DEAR ABBY: I am 16 years old and a ward of the court. I have a horrible social worker who never looks at any of the positive things I do. I have good grades and barely ever do anything wrong. Recently I have been doing things that they call "acting out." I am not acting out!
At our last court appearance, her report stated that I'm a juvenile delinquent who is in need of serious help. I am consistently told by the people at the group home where I live that I am none of those things.
How do I tell my social worker that she needs to see the positive things I am doing and not just look at the negative? Please help me. I am going nuts. I need to know if it is me or her. -- CONFUSED IN REDWOOD CITY, CALIF.
DEAR CONFUSED: It's possible that the problem isn't all yours or all hers, but a combination of both. The caseload social workers must manage these days is overwhelming, which means that, much as they might wish otherwise, they are often unable to give each client a lot of personal attention.
"Acting out" is misbehaving and expressing angry feelings in inappropriate ways. When a child is separated from home, school, family and friends, that's a good reason to be angry. However, if you and the people at your group home feel that the social worker is mistaken, then the administrator should write a letter to the court explaining that fact. I'm sure the judge would take it into consideration. (I know I would.)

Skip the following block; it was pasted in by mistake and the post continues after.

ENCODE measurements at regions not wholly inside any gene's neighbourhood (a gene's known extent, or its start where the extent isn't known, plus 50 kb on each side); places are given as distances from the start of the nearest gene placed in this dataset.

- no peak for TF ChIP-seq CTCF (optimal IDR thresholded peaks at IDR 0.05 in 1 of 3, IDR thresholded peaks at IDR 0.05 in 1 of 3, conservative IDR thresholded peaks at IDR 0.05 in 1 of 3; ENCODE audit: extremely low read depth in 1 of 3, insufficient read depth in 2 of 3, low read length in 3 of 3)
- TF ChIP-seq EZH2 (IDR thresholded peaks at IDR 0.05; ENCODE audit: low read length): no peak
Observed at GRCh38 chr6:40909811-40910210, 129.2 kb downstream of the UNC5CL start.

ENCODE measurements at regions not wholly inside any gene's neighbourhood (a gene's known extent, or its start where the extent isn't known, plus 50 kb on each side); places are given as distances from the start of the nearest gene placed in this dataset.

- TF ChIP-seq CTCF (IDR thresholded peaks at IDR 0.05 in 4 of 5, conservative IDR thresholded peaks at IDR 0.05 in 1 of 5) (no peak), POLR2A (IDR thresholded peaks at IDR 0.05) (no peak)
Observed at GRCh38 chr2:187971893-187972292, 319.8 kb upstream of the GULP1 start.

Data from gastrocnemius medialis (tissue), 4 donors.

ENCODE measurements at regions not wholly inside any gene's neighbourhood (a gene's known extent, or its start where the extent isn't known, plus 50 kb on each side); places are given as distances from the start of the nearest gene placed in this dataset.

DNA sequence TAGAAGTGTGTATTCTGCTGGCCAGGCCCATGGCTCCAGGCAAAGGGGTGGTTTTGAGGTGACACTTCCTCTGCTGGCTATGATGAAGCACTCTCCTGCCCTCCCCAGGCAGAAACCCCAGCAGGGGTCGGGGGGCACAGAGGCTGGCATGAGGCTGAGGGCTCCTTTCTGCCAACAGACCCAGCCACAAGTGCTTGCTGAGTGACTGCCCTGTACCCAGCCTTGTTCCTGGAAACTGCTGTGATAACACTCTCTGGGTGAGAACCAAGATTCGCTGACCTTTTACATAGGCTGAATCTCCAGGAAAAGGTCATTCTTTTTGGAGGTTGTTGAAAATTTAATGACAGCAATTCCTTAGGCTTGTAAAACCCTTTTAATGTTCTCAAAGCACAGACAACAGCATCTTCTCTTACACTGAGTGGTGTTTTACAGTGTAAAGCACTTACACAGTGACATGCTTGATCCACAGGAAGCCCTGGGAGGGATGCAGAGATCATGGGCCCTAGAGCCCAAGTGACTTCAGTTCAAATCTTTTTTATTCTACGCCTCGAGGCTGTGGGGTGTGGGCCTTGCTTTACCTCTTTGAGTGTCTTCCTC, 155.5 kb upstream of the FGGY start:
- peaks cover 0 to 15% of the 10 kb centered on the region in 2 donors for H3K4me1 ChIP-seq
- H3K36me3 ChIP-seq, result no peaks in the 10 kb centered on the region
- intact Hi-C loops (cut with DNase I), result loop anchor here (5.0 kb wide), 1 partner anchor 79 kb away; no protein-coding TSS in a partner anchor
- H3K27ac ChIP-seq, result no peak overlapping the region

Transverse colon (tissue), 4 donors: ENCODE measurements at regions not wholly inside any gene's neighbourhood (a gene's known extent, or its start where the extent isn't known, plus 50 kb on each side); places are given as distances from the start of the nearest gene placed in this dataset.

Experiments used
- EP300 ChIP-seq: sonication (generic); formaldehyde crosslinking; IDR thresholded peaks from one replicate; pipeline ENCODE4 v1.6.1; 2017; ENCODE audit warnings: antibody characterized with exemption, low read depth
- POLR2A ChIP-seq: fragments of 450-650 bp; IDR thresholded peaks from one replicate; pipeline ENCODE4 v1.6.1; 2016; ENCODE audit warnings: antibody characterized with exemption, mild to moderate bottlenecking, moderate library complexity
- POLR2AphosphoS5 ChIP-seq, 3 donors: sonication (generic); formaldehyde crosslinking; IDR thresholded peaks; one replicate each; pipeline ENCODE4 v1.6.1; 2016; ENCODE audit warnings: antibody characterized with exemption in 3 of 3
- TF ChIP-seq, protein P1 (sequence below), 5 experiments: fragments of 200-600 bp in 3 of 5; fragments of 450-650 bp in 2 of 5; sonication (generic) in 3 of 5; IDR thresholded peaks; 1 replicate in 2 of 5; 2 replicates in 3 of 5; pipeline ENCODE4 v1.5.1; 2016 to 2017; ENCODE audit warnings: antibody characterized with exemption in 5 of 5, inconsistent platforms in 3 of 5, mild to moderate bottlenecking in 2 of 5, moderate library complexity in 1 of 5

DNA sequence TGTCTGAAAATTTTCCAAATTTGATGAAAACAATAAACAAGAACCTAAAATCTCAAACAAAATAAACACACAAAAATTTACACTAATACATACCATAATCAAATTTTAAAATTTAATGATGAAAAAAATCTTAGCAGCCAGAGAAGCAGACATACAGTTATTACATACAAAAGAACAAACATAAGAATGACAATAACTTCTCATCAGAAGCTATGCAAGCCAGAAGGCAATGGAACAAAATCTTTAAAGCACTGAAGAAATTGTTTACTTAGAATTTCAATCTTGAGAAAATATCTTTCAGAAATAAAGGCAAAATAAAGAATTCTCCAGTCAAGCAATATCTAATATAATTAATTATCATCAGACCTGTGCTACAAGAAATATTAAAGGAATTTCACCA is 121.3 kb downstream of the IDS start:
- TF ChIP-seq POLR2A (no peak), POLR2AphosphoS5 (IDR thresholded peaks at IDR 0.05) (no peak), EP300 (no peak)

P.S. If the social worker thinks you need "serious help" -- which I assume to mean psychological counseling -- go for it. Almost everyone can benefit from having a trained person listen to his or her concerns, pains and problems. It is considered to be a huge benefit, not a punishment.
DEAR ABBY: What is the rule of etiquette concerning guest lists that include both friends and co-workers? Does one have to invite all co-workers to a private/personal function, or can a select handful of co-workers be invited? -- NEEDS ADVICE, LATHAM, N.Y.
DEAR NEEDS ADVICE: Much depends upon the size of your office, how many co-workers you plan to ask, and what percentage will be excluded. If you invite only a few co-workers, it's important that you not offend the rest. This can be accomplished by keeping the invitation private, separate from work, and confidential. However, if you plan to invite the majority and exclude only a few, there are bound to be hurt feelings and you could create unnecessary tensions, so I advise against it.
What teens need to know about sex, drugs, AIDS, and getting along with peers and parents is in "What Every Teen Should Know." To order, send a business-size, self-addressed envelope, plus check or money order for $5 (U.S. funds only) to: Dear Abby, Teen Booklet, P.O. Box 447, Mount Morris, IL 61054-0447. (Postage is included.)
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